How Wilkinsburg Schools Can Help Students Cope With Tragedy
Updated 4:35 p.m. March 14, 2016.
Robert Morris, 15, glanced across the street and back down.
“I think everybody’s just a little tense right now,” the Propel Braddock Hills High School freshman said.
Morris heard the gun shots before 11 p.m. Wednesday while watching television with his dad. He rolled off the couch into a ball, "to make myself as small as possible," he said.
Describing the scene, Morris looked again across the street where police say six people died from gunshot wounds sustained in an ambush-style attack.
Morris and his father, Carl, said there were several children at the house when the shooting took place. Everyone ran from gunfire in the backyard toward the house, where police say they were picked off one by one.
“I hear the kids come out (front) and they’re screaming for their parents,” the younger Morris said.
Investigators and media flooded the neighborhood until dawn, but Morris said he went to school anyway. By second period science, he couldn't take it anymore.
"I just needed to go home," he said.
Jennifer Phillip, program manager for prevention at Pittsburgh-based crisis and counseling center FamilyLinks, said first responders and crisis teams regularly visit schools in need of grief counseling before and after violence strikes.
Usually visits are best one-on-one, Phillip said. And often, one visit is not enough.
"They can feel angry. They can feel sad (or) frustrated," she said. "We try to put meaning on those feelings and follow up with them."
Especially if the child lost someone important in their lives or through traumatic incidents.
“We still talk about it and the importance of that person and the role that person played in our lives or maybe our sister’s lives or our brother’s lives," Phillip said. "It may be a friend of a friend, but it still touches us in the same way. Grief is grief; a loss is a loss.”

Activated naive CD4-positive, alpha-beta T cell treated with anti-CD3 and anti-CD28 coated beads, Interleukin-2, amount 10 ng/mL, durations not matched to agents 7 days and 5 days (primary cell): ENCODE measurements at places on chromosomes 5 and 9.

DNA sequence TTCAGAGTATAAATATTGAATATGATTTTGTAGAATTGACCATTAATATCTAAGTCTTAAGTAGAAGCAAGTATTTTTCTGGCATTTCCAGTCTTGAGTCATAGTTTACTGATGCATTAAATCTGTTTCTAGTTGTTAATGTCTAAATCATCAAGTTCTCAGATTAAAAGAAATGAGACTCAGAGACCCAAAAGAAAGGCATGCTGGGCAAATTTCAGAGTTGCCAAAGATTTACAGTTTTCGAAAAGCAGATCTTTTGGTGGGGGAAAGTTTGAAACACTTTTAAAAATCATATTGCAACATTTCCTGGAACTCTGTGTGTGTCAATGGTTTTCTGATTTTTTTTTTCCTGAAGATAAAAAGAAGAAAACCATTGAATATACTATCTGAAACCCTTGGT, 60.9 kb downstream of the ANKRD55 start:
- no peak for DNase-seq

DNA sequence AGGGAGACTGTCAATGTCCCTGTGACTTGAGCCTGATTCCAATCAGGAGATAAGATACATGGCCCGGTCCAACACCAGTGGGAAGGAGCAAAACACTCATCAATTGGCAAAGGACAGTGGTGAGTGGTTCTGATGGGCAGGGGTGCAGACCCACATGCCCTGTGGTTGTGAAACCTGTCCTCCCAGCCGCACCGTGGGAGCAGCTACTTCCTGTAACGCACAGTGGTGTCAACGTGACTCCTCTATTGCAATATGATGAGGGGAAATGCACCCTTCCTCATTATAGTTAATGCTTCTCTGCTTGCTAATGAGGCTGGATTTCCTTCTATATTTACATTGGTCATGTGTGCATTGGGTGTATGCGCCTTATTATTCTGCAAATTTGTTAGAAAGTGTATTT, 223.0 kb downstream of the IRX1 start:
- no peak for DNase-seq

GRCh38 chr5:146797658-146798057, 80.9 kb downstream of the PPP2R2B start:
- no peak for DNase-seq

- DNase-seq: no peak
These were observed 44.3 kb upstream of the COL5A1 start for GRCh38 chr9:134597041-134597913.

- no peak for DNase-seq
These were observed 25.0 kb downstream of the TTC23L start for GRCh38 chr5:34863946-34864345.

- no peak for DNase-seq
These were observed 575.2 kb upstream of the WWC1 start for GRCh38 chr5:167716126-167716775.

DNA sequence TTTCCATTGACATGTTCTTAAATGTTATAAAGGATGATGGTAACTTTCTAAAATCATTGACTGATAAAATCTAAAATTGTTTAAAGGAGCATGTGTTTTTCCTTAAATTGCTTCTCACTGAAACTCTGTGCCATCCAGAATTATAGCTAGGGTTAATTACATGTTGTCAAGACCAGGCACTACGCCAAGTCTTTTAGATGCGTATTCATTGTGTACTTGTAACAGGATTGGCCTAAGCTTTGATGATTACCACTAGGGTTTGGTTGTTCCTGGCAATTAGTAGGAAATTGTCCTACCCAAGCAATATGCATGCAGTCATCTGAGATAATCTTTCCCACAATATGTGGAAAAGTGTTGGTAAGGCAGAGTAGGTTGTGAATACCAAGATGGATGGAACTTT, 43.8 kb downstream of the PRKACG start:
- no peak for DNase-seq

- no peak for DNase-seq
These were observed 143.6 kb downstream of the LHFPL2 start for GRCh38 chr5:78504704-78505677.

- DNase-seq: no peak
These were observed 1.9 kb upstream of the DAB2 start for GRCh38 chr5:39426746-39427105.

Counselors with the Center for Victims were available for students and families at Braddock Hills Propel on Thursday and Friday, spokeswoman Kelly Wall said.
“Unfortunately, for many students it was also something that they’ve experienced too many times or heard about too many times,” said Braddock Hills Propel Principal Pat Coyle. “Sometimes just hearing about this trauma, even if they weren’t even indirectly affected, brings up old trauma of their own.”
At the beginning of this school year, Braddock Hills Propel also started a social emotional program called Crew, where a group of students meet with a teacher daily for two years to talk about their lives. Coyle said those meeting will help students normalize their feelings and process a situation like the Wilkinsburg shooting.
“Students feel comfortable going to either those counselors, or those crew leaders to ask for help or to talk about problems that they’re having,” Coyle said.
Michael Fulmore, Wilkinsburg High School’s dean of discipline, said when there’s a tragedy, it’s best for children to return to a regular pattern.
“A lot of kids view the school as a safe place,” he said. “They come here because they know there are people here that care about them, and this is a big part of their everyday life."
Administrators try to maintain some normalcy, he said. Fulmore is also the football coach. Last fall, about one-third of his players missed practice for the funeral of a friend who was shot and killed.
"So this remains to be a safe place and somewhere they can come and have what everybody needs, you know, somebody to care about them where there is food, shelter (and) warmth,” he said.
The school’s acting principal, Shawn Johnston, agreed.
She said the district is also prepared to reach out to experts for help if students are still having trouble grieving and understanding what happened.
“After the funerals, you will need some support, because then it will be reality for students who aren’t able to process it right now,” Johnston said.
Wilkinsburg High School is also in transition. Next year students will attend Westinghouse Academy in the Pittsburgh School District.
“It’s a lot of things emotionally being thrown at the children and staff," Johnston said. "So we’re taking it one day at a time.”
90.5 WESA reporters Deanna Garcia and Sarah Schneider contributed to this report.